“While we remain committed to continued discussions with Northside to restore network access to its Gwinnett facilities at an affordable cost for the people we serve, our primary focus at this time is ensuring that our members have uninterrupted access to the care they need and supporting them as they transition to new care providers.”
Also out of network now are Northside Gwinnett Joan Glancy, a rehabilitation facility, and Northside Gwinnett Extended Care Center.
Craig Savage, a consultant with North Carolina-based CMBC Advisors, said the COVID-19 pandemic has brought much uncertainty into the health care marketplace.
For managed-care insurers like United, ‘‘quality of services is still important,’’ Savage said. But he added that he believes the prices of hospital services will be the major driver in contracts, “as long as your enrollees have reasonable geographic access [to hospitals and other medical facilities].’’
The nonprofit Northside system said last week that it has added or will add beds at all five of its hospitals.
Northside Gwinnett expanded its inpatient capacity in December with 71 fully equipped modular units — being used for inpatient care of all types, and is wrapping up renovation and expansion of two inpatient units for cardiovascular medical and surgical patients. Construction also is under way on an expansion of the Emergency Department, which will double its current size, Northside said.
And in August, Northside Duluth opened 16 modular beds, followed by another six beds in October, and in January 2021 added 10 observation beds adjacent to the ED. In all, the hospital will increase its capacity by more than 40 percent this year.
Gwinnett County’s elections board will be looking for a new elections supervisor for the second time in less than two years.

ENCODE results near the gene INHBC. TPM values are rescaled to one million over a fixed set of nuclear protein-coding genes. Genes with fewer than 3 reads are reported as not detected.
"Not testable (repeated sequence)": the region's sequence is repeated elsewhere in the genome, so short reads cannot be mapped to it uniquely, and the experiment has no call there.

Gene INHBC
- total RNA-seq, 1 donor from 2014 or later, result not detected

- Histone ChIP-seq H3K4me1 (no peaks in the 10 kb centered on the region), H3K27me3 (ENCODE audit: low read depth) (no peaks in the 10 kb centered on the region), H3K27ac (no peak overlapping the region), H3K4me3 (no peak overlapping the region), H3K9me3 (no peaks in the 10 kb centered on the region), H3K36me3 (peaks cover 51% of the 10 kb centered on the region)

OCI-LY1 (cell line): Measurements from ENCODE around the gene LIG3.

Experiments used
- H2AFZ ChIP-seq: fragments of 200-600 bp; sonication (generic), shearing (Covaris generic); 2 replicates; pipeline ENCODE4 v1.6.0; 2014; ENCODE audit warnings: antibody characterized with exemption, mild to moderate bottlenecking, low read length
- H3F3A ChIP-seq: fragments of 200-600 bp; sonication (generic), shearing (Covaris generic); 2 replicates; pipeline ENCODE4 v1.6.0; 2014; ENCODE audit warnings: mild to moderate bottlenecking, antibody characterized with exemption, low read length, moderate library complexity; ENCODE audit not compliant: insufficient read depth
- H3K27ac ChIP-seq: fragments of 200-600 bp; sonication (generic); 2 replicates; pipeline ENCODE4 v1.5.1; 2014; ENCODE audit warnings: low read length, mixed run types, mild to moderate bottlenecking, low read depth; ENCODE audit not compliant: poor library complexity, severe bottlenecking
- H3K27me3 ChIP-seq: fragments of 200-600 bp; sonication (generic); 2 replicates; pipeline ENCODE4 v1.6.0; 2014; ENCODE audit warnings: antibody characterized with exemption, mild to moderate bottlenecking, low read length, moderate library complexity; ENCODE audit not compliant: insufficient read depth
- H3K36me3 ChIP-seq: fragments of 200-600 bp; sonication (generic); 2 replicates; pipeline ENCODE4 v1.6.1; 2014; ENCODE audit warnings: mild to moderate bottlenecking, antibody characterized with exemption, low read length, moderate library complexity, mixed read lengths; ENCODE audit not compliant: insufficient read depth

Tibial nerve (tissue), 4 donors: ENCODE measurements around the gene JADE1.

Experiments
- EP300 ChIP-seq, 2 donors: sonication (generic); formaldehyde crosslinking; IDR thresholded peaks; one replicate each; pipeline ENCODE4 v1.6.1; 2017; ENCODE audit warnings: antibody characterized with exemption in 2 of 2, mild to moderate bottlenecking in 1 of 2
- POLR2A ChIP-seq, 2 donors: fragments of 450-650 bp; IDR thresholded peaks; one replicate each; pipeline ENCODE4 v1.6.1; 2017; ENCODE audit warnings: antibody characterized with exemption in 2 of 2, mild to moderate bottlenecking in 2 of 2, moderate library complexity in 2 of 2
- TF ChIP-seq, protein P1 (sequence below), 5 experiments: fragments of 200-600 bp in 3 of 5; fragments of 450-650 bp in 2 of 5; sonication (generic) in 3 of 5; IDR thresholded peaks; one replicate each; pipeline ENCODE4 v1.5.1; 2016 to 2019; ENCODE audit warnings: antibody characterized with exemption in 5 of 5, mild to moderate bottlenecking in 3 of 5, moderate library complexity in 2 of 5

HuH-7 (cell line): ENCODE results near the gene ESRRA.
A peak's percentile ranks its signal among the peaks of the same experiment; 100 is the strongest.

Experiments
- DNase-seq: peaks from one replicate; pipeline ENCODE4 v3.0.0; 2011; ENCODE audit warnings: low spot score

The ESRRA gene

The county’s current elections supervisor, Kristi Royston, recently submitted her letter of resignation to the Gwinnett County Board of Registrations and Elections — nearly a year and a half after she was appointed to the job permanently after holding it on an interim basis.
Royston’s last day as Gwinnett’s elections supervisor will be March 17. The elections board is set to hold a special called meeting at 5:30 p.m. Wednesday at the county’s elections office in Lawrenceville.
“Those who sat on the board when I was promoted are aware that I really didn’t want the job of elections supervisor,” she said in her resignation letter. “I went into the position because I felt that staff needed someone they trusted to work with them through 2020. I knew I needed someone I trusted too.
“None of us knew what 2020 was going to bring our way. There were some bumps along the way, but overall, we did a great job. We made improvements and strides of which we can all be proud.”
Royston told the board that she is going to work for New York-based Fort Orange Press, the company that printed Gwinnett’s absentee ballots last year.